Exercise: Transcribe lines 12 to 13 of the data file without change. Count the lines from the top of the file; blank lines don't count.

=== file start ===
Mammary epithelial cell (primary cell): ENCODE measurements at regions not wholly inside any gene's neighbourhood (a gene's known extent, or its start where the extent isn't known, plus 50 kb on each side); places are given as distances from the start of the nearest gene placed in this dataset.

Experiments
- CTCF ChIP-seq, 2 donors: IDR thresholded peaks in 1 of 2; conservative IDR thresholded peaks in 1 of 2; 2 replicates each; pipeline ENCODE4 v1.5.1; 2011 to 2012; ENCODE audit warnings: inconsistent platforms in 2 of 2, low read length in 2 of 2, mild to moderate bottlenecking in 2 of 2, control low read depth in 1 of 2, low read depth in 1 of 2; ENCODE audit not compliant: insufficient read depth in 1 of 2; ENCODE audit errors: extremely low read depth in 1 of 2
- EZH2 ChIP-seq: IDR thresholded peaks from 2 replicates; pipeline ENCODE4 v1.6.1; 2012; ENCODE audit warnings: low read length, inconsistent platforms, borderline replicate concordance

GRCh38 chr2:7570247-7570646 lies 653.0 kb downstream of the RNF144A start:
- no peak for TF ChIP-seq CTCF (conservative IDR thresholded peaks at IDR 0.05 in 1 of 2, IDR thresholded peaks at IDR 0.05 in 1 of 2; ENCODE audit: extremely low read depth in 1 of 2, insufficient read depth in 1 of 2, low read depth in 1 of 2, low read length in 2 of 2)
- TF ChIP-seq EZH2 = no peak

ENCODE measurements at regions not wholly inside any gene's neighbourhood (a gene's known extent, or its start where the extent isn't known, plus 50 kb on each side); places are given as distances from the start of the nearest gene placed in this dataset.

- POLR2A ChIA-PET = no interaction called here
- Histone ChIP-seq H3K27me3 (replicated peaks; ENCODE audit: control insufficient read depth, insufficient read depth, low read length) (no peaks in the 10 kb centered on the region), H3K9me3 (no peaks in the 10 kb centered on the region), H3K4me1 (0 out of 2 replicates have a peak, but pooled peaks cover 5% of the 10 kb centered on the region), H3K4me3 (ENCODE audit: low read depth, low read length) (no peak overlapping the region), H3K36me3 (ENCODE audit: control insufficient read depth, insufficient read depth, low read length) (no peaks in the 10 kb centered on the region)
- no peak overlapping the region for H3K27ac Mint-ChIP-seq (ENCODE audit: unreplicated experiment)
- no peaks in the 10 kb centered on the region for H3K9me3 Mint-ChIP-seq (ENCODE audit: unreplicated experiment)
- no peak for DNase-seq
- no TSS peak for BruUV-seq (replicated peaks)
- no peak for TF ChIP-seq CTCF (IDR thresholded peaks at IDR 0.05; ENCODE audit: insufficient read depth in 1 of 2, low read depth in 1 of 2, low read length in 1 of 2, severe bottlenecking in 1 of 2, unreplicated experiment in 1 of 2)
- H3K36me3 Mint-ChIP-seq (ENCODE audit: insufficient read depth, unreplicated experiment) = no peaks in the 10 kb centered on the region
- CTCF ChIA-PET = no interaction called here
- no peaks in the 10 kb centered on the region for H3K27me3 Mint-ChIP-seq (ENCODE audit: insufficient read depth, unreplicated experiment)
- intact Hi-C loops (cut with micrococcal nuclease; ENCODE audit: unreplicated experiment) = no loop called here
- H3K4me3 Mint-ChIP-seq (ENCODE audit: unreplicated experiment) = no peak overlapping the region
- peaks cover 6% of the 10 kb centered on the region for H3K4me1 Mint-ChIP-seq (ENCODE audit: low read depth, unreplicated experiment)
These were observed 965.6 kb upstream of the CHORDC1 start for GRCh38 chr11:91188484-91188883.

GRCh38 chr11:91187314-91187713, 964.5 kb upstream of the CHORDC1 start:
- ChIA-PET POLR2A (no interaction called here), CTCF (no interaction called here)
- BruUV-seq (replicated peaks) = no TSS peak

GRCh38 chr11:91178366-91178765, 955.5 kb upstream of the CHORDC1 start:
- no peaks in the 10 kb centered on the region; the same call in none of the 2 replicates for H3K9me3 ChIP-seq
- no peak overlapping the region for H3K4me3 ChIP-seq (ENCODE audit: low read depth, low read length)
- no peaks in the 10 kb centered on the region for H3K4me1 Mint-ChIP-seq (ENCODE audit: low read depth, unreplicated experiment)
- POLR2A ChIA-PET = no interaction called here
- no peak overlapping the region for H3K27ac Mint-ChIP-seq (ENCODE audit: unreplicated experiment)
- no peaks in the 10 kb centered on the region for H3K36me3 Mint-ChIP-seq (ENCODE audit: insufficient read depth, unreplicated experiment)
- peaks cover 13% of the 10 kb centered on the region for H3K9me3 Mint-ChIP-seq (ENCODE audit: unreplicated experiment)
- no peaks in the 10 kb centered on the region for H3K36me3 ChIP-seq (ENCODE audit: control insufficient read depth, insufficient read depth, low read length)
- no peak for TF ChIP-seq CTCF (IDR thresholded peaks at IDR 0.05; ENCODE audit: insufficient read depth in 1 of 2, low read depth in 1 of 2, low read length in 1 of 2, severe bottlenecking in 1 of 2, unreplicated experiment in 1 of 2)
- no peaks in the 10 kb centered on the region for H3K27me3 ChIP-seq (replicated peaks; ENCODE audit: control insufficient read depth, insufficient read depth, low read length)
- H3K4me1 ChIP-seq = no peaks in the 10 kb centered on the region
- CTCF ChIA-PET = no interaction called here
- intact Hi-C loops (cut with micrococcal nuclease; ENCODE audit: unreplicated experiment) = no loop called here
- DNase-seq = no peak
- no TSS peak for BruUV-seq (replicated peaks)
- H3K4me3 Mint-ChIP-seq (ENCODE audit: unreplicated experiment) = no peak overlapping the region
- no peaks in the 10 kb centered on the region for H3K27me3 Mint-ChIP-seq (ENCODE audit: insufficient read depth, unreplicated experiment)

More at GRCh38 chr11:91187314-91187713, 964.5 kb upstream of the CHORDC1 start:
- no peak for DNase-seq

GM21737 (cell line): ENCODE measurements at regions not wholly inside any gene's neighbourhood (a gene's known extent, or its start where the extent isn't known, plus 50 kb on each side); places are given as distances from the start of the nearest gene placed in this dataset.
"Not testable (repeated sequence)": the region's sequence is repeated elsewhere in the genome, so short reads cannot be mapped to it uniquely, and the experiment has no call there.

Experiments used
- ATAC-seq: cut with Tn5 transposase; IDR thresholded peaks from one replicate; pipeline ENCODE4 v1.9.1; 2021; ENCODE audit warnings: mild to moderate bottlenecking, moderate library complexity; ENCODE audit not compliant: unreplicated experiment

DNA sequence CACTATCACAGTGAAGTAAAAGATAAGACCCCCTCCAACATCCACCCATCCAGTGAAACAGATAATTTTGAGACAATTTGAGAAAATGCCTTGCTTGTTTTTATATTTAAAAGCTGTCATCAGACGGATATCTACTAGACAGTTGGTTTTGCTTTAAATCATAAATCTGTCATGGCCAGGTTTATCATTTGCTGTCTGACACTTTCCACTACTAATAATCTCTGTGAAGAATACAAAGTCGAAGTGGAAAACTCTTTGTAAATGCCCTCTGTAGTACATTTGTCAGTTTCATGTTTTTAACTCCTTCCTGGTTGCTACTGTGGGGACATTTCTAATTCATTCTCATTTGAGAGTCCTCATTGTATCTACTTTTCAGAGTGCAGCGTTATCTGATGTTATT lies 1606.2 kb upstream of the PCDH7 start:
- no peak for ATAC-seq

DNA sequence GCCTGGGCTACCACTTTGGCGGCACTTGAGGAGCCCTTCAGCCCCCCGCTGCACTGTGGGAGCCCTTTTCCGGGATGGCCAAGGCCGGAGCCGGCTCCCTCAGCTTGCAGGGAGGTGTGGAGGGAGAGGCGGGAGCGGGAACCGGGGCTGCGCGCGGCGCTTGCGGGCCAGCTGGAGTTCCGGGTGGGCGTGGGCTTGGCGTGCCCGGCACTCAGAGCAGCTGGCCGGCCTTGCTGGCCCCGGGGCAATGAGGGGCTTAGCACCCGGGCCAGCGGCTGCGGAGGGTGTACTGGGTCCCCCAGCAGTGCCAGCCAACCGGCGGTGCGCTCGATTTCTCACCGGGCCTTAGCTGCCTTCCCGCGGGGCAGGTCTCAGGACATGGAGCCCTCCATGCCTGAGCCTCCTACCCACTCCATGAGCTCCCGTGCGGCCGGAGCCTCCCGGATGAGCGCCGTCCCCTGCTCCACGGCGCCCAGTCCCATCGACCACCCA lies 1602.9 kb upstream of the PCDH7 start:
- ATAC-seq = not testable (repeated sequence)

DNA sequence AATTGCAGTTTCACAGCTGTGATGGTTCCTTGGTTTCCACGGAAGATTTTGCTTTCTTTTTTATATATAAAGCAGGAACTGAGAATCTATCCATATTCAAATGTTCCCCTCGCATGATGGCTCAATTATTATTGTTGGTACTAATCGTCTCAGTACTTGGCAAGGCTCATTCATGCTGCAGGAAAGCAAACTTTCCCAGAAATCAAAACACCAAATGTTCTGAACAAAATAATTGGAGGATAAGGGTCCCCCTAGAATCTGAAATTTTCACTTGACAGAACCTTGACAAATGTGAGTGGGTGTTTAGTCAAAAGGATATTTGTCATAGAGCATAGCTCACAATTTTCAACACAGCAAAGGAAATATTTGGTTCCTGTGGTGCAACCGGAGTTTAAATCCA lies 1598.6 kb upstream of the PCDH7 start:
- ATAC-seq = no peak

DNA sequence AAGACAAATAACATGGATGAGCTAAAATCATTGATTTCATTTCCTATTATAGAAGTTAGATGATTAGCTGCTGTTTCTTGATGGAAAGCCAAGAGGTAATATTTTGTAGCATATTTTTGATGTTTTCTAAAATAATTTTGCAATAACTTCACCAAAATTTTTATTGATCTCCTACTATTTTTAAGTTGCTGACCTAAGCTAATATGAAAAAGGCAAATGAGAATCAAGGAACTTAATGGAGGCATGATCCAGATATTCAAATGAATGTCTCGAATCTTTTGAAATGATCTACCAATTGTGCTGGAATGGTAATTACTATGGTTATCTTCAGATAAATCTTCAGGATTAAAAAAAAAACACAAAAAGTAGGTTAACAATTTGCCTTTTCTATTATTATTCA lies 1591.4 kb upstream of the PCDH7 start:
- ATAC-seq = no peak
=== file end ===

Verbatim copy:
- no peaks in the 10 kb centered on the region for H3K9me3 Mint-ChIP-seq (ENCODE audit: unreplicated experiment)
- no peak for DNase-seq